The Nasdaq’s impressive rally appears to be running out of steam and reminds us of the dot-com bubble of 2000.
Last week, the index fell 4.2% and is currently down 10% from its September highs.
Plenty of analysts say this bull run reminds them of the 2000 dot-com bubble.
I disagree. In my opinion, there are significant differences between then and now.
In 2000, most dot-com companies had little to no earnings backing their valuations.
The entire stock market rally was based on promises of massive future returns and fundamental analysis was thrown out the window. All a company needed to do was add “e” or “.com” to its name and investors rushed to buy its stock.
Inevitably, the house of cards came crashing down. In 2001, the hyped up start ups failed to generate profits, others got caught cooking the books, and most filed for bankruptcy.
Who remembers the behemoths of yonder such as boo.com, startups.com, Worldcom, pets.com, geocities.com, or even open.com? I sure didn’t. I had to google “dot com bubble” to find an article mentioning them.
What separates them from today’s big cap stocks you ask?
Today, FAAMNG stocks generate billions in revenue and have deep pipelines of disruptive tech.
The FAAMNNG stocks driving the market cannot be compared to the dotcom startups of 2000 in any way, shape or form.
For starters, they generate billions of dollars in revenues and are highly profitable:
- Facebook posted 2019 revenues of $70 billion and a net profit of $20 billion.
- Amazon posted 2019 revenues of $280 billion and a net profit of $11 billion.
- Apple posted 2019 revenues of $260 billion and a net profit of $55 billion.
- Microsoft posted 2019 revenues of $140 billion and a profit of $44 billion.
- Netflix posted 2019 revenues of $20 billion and a net profit of $1.8 billion.
- Google posted 2019 revenues of $160 billion and a net profit of $34 billion.
In addition, they have billions in cash and equivalents on their Balance Sheets:
- Microsoft has $136 billion.
- Google has $121 billion.
- Apple has $93 billion.
- Facebook has $58 billion
- Amazon has $49 billion.
- Nvidia has $16 billion.
- We can cite plenty of others: Paypal has $13 billion in cash, Visa has $12 billion, Square has $5 billion… Even Netflix, who is notorious for burning cash, has a cool $5 billion on its Balance Sheet.
Casual observers underestimate how powerful a force this excess cash really is. It allows companies to hire and keep the top talent, invest crazy sums in R&D, fight off lawsuits and pay hefty settlements, donate to politicians on all sides and acquire innovative start-ups or just about any company they want.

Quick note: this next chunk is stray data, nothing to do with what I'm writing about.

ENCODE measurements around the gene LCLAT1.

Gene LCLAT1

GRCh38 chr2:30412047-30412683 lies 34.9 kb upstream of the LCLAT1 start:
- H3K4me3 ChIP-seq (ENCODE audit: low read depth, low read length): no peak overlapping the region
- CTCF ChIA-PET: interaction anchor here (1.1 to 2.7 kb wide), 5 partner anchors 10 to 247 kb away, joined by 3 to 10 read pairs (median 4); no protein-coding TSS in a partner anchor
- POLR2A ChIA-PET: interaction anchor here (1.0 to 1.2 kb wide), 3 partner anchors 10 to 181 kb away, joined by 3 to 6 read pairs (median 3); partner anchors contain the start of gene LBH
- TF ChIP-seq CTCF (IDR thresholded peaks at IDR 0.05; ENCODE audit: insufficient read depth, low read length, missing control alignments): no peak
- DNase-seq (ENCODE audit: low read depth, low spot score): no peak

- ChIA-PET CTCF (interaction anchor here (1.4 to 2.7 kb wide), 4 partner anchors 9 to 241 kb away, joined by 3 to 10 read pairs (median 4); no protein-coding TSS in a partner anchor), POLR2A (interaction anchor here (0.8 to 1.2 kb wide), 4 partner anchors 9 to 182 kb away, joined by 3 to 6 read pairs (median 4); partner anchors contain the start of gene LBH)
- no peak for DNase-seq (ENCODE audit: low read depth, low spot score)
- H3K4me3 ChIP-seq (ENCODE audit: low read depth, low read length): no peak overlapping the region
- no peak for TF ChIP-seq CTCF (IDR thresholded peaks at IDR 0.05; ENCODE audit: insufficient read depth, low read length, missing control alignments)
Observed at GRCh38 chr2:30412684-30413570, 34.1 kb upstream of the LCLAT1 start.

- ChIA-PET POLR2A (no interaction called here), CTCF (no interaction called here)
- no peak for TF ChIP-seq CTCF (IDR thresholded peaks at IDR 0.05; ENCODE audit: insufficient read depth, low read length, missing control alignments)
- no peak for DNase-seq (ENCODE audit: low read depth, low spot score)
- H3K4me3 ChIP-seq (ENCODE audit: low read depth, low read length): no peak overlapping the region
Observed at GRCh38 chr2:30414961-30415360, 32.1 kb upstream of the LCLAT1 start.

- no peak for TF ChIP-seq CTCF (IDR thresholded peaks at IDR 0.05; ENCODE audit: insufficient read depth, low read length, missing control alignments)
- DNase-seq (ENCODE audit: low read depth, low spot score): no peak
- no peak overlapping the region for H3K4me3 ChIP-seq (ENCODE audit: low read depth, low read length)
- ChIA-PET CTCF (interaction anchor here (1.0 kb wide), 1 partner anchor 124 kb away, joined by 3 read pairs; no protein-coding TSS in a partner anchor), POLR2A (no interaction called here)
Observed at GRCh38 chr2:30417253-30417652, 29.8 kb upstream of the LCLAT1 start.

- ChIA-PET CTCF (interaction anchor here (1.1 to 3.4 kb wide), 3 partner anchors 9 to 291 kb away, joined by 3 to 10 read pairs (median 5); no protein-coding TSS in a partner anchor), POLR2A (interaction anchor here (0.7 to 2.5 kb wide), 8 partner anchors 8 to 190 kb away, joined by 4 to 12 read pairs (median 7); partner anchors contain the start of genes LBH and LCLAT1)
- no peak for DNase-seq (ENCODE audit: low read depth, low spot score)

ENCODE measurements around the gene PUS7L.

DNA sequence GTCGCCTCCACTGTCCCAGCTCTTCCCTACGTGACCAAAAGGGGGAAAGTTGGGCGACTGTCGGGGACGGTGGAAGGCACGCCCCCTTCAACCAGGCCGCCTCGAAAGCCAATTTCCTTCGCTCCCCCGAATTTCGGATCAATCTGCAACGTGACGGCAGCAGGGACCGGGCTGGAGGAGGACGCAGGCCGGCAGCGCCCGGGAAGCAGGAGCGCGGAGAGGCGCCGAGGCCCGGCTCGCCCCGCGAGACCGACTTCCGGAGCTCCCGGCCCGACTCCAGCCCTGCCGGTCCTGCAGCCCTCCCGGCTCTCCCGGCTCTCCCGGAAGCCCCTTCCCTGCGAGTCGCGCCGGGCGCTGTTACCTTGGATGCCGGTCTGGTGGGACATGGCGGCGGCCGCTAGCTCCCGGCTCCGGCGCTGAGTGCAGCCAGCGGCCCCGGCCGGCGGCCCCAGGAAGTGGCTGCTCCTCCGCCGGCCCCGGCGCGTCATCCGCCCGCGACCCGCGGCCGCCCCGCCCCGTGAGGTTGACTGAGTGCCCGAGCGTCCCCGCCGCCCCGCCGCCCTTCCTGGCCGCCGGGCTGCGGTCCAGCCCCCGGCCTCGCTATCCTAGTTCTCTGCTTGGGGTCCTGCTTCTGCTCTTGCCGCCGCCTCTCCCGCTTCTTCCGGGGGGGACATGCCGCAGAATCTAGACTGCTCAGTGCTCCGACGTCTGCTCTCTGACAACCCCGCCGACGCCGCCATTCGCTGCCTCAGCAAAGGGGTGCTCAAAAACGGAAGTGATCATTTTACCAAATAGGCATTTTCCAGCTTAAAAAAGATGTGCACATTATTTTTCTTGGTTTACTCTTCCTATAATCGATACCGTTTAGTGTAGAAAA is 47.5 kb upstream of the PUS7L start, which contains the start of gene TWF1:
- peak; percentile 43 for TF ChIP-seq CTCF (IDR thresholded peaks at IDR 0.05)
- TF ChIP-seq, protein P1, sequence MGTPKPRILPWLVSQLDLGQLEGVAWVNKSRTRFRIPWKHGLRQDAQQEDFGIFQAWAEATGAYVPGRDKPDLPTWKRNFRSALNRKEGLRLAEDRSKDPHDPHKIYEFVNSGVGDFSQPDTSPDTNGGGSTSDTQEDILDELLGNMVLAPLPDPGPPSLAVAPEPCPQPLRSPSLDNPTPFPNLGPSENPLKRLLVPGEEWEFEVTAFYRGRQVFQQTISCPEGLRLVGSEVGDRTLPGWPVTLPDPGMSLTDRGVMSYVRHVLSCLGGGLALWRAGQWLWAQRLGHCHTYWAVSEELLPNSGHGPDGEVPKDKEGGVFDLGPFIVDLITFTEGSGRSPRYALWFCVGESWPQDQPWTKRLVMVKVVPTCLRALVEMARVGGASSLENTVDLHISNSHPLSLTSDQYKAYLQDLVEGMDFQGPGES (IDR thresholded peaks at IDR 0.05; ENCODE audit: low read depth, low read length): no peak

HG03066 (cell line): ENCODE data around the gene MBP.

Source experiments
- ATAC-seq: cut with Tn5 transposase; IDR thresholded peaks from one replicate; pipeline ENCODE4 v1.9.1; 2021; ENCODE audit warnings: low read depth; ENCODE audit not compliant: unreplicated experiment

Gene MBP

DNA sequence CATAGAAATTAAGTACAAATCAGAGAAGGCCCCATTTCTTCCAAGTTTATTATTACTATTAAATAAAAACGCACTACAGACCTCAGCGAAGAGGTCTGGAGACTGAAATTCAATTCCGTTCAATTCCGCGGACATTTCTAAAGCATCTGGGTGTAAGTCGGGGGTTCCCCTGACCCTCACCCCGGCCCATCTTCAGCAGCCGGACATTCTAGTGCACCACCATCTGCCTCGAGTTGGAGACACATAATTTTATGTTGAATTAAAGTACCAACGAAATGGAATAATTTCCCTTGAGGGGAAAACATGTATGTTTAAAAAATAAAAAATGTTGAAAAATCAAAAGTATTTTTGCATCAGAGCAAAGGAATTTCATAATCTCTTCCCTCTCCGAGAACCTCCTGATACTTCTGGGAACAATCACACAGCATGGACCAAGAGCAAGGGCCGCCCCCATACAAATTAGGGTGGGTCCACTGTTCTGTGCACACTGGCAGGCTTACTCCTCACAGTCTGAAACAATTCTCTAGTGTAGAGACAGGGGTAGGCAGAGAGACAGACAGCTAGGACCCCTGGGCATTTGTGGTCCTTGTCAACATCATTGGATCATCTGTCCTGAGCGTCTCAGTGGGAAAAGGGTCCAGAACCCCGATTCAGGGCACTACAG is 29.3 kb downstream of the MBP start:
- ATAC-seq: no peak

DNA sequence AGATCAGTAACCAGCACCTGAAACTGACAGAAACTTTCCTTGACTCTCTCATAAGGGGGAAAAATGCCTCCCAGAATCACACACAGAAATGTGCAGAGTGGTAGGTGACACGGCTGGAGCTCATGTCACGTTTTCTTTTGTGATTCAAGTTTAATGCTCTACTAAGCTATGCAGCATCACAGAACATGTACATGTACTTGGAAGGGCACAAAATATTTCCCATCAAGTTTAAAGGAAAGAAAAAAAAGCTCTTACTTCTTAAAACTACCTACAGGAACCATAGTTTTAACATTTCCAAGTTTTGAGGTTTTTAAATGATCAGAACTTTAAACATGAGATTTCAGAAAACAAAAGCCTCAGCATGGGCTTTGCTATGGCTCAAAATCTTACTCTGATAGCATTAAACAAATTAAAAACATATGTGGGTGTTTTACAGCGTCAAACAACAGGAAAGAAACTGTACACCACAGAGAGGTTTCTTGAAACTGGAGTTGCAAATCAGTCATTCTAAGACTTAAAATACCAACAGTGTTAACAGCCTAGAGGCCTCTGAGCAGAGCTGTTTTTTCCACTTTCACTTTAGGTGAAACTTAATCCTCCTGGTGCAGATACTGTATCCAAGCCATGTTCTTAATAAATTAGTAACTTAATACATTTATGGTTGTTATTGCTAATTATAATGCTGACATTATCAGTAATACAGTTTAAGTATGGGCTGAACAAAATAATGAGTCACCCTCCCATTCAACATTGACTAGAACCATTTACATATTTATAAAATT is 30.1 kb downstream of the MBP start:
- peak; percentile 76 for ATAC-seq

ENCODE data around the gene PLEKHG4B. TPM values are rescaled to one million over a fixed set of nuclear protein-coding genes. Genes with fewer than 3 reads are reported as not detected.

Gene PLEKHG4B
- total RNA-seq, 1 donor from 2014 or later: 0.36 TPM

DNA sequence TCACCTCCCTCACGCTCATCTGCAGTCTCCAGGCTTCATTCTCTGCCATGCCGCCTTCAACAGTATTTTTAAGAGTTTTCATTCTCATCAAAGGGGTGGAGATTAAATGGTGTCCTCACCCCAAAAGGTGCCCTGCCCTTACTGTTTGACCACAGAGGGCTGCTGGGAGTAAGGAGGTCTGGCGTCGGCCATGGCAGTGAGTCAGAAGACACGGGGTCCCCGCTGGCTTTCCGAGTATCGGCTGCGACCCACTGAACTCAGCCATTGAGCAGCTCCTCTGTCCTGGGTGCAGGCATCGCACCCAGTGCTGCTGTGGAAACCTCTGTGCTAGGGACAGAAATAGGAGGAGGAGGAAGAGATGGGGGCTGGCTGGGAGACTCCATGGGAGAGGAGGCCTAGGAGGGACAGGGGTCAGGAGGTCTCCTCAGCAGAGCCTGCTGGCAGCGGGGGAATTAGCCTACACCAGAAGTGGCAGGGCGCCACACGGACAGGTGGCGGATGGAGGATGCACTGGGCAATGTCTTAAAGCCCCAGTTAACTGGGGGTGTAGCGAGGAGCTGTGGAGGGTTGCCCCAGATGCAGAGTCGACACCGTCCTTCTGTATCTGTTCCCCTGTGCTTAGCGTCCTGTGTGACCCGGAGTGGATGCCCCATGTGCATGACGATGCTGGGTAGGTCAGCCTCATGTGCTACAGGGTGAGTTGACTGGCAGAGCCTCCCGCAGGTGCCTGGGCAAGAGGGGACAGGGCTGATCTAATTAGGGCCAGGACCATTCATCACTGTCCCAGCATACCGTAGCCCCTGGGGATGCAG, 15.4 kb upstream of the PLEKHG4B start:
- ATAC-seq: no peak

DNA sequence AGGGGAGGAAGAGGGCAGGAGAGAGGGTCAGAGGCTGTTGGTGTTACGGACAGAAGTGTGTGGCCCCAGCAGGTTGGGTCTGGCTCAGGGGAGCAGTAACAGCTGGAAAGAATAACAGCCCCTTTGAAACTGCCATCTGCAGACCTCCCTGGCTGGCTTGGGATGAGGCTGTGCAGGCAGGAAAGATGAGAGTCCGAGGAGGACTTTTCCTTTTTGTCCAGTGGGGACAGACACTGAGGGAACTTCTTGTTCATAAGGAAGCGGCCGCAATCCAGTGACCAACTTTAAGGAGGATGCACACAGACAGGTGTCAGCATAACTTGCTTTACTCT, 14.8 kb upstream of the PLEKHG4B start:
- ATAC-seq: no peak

For example, Nvidia is on the brink of completing a cash and stock deal worth up to $40 billion deal to acquire Arm from Softbank, which will increase its dominance of the chip and hardware market.
No dotcom company came anywhere close to matching these metrics and achievements.
The top Nasdaq stocks may be slightly overvalued based on today’s cash flows but they are definitely undervalued compared to where they will be in 10 years.
Here are just a handful of references for good measure:
- Apple is reportedly developing their own satellites to beam data directly to their devices because they don’t want to deal with traditional internet providers anymore. Don’t forget the medical potential of smartwatches, their plans to develop their own ARM-processors for Mac and their gradual transformation into a services company.
- Facebook ambitions to launch a digital coin which will compete with traditional fiat currencies, causing the Fed’s advisors to label it a threat to the monetary system.
- Amazon is now bigger than most brick and mortars retailers put together.
- Google has a market value of $820 billion and its dominance in online searches and advertising enables it to target millions of consumers for their personal data.
- Microsoft’s operating system dominates personal computing and this is only one of its many highly lucrative and rapidly growing segments.
These are just a few examples of why the top Nasdaq stocks warrant such bloated valuations by today’s standards. If you simply analyze revenue growth and cash flows, you will be unable to understand the high multiples these companies are trading for.